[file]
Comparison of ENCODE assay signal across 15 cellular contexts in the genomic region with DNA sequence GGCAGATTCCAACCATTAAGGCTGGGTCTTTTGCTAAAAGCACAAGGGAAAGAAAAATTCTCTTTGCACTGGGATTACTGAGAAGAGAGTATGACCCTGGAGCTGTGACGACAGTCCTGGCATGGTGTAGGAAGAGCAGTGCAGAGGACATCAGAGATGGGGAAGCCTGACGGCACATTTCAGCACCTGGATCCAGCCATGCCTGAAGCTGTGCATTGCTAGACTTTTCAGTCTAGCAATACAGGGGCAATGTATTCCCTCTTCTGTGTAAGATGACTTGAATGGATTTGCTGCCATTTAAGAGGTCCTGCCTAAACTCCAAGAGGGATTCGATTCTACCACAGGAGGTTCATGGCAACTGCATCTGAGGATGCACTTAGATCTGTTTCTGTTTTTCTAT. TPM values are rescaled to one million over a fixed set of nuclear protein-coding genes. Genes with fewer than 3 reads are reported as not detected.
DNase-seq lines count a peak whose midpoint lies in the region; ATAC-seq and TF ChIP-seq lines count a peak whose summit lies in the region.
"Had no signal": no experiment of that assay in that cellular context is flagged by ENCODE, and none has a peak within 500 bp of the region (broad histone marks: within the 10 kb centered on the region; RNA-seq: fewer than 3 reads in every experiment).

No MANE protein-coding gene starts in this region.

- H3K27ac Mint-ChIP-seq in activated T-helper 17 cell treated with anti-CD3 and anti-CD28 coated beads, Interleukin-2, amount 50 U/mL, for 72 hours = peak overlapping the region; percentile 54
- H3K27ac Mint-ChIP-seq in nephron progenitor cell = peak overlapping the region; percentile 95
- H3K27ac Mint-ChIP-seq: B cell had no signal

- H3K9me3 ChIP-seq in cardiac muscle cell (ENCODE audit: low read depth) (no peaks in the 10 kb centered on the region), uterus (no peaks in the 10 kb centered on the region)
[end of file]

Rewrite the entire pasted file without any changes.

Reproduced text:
Comparison of ENCODE assay signal across 15 cellular contexts in the genomic region with DNA sequence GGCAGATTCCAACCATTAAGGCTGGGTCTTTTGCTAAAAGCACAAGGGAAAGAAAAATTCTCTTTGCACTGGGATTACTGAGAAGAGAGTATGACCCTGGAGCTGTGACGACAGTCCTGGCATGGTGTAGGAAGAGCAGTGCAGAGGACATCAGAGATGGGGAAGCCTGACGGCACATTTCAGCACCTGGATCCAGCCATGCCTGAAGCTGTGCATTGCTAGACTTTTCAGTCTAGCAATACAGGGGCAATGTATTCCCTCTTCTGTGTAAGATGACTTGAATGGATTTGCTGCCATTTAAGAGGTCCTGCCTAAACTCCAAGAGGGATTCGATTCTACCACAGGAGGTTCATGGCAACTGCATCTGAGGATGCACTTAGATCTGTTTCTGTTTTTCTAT. TPM values are rescaled to one million over a fixed set of nuclear protein-coding genes. Genes with fewer than 3 reads are reported as not detected.
DNase-seq lines count a peak whose midpoint lies in the region; ATAC-seq and TF ChIP-seq lines count a peak whose summit lies in the region.
"Had no signal": no experiment of that assay in that cellular context is flagged by ENCODE, and none has a peak within 500 bp of the region (broad histone marks: within the 10 kb centered on the region; RNA-seq: fewer than 3 reads in every experiment).

No MANE protein-coding gene starts in this region.

- H3K27ac Mint-ChIP-seq in activated T-helper 17 cell treated with anti-CD3 and anti-CD28 coated beads, Interleukin-2, amount 50 U/mL, for 72 hours = peak overlapping the region; percentile 54
- H3K27ac Mint-ChIP-seq in nephron progenitor cell = peak overlapping the region; percentile 95
- H3K27ac Mint-ChIP-seq: B cell had no signal

- H3K9me3 ChIP-seq in cardiac muscle cell (ENCODE audit: low read depth) (no peaks in the 10 kb centered on the region), uterus (no peaks in the 10 kb centered on the region)